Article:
A magnificent set of Audubon’s Birds of America is expected to make many millions of dollars when it comes up for sale in New York in June, and two near-complete sets of John Gould’s beautiful folios feature in two London sales.
One of the latter is a handsome, uniformly bound set, offered as a single lot. The other will present the various works separately, as part of the dispersal of a fine Dutch library.
That library contains large numbers of other works, including lots carrying five-figure estimates, but also a much wider range of items across an equally broad price range.
And there are yet more fine bird books to come in Scotland in June.
Following its exhibition in Los Angeles at the end of April and a five-day showing in London from May 19-24, an exceptional copy of the ornithological masterwork that is Audubon’s Birds of America returns to Christie’s New York for sale on June 14.
Known as the ‘Duke of Portland’ set after a former owner, and on sale to benefit the Knobloch Family Foundation, it is reckoned to be one of the finer copies of the most famous natural history colour plate work ever produced still in private hands.
A double-elephant folio, originally issued in 87 fascicles in 1827-38 and later bound as four volumes that each stand over 3ft (91cm) high, it contains a total of 435 hand-coloured engraved and aquatinted plates in which all the birds are depicted actual size – even if they have to be shown with wings folded, necks bent down, etc.
Originally acquired by the 4th Duke of Portland, this set was part of an edition that ran perhaps to just 200 copies, of which 161 were destined for paid-up subscribers. Of that number, some 120 complete sets are recorded, but all bar 13 of them are now housed in institutional collections.
Carrying a potentially record-breaking estimate of $8m-12m (currently around £6m-8.5m), the set to be sold in June was purchased in the same rooms in 2012 at $7m (then £4.52m) by the late Carl W Knobloch (1930-2016), a man who spent a lifetime involved in conservation of the natural world, and the proceeds of the sale will enable his foundation to continue that work.
Coming up at Sotheby’s on May 19 is a splendid set of 11 of the great folio ornithological and zoological works of Gould – comprising 43 volumes in all and sumptuously bound in near-uniform green morocco gilt by Zaehnsdorf.
Born in Lyme Regis, the son of a gardener, Gould (1804-81) trained as a taxidermist rather than as an artist and in 1828 was appointed ‘animal preserver’ to the Zoological Society’s London museum. It was there that the arrival of a collection of birds, formed principally in the Himalayas, prompted him to compile his first folio collection, A Century of Birds from the Himalayas of 1831-32.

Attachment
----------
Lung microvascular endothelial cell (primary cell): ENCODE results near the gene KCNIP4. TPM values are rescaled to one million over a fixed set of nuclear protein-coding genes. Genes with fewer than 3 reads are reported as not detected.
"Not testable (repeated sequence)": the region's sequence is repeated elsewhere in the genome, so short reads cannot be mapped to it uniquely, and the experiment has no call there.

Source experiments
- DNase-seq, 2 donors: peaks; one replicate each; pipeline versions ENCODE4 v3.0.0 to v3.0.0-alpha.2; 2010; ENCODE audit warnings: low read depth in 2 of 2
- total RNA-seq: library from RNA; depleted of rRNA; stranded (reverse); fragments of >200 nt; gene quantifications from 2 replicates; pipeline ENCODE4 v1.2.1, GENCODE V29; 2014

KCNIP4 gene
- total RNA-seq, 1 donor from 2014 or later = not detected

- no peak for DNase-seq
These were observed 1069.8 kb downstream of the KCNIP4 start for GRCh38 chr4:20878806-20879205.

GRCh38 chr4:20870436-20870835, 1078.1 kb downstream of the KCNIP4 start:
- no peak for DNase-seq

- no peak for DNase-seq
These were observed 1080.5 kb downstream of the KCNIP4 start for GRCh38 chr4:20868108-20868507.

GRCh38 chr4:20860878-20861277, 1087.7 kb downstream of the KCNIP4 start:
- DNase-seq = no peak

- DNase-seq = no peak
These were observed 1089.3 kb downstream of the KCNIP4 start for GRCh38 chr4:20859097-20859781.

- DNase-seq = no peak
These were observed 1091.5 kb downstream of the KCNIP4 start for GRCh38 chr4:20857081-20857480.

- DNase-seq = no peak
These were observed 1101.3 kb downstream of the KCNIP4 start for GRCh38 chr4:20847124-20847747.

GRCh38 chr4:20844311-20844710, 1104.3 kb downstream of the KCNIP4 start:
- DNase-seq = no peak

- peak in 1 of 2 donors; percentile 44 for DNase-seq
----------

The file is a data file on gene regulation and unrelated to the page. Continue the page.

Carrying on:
This and the other great works that followed over six decades contain a total of more than 3100 hand-coloured litho plates, but Gould did not himself execute finished drawings.
Instead, he provided rough pencil or watercolour sketches with notes from which the talented artists he engaged would work.
Gould’s wife, Elizabeth, was among those who produced the wonderful illustrations, along with Edward Lear, Joseph Wolf, Henry Richter, Joseph Hart and others.
This set of Gould’s works was last seen at auction at Christie’s in 1997, when it made £460,000. This time the estimate is £700,000-900,000.
The record for a set of Gould’s works currently stands at £1.1m, the sum paid for the set in the Foljambe Library at Christie’s in 2008.
Dutch library at Bonhams
Comprising some 2400 volumes in all, a Dutch library formed mainly in the 1950s and ’60s to complement the work of the Wassenaar Zoo in Holland (which closed in 1985) is to be sold by Bonhams on May 30.
The library, which has remained intact for the past 30 years and looks suitably impressive on the Knightsbridge catalogue’s endpapers, contains both zoological and ornithological works. Bird books, however, form very much the larger part of the 234-lot sale and will provide most of the more expensive lots.
Like the Sotheby’s sale, the Wassenaar Zoo auction contains a comprehensive collection of Goulds (to be sold separately, as mentioned earlier), but illustrated above is a plate from a copy of Edward Lear’s Illustrations of the Family of Psittacidae, or Parrots of 1830-32.
The first illustrated study of a single family of birds, it was also the earliest of the great English avian folios to be illustrated with coloured litho plates.
In Lear’s exquisitely detailed and scientifically accurate plates, much of the background was often left uncoloured, as in the plate shown here.
Ornithology in Edinburgh
Yet another fine selection of ornithological books will form part of a June 20 sale at Lyon & Turnbull in Edinburgh. Among them is a five-volume set of Coenraad Temminck and Baron ML de Chartrouse’s Nouveau Recueil de Planché Coloriées d’Oiseaux, pour servir de suite et de complément au planches enluminés de Buffon… of 1820-39, which is valued at £10,000-15,000.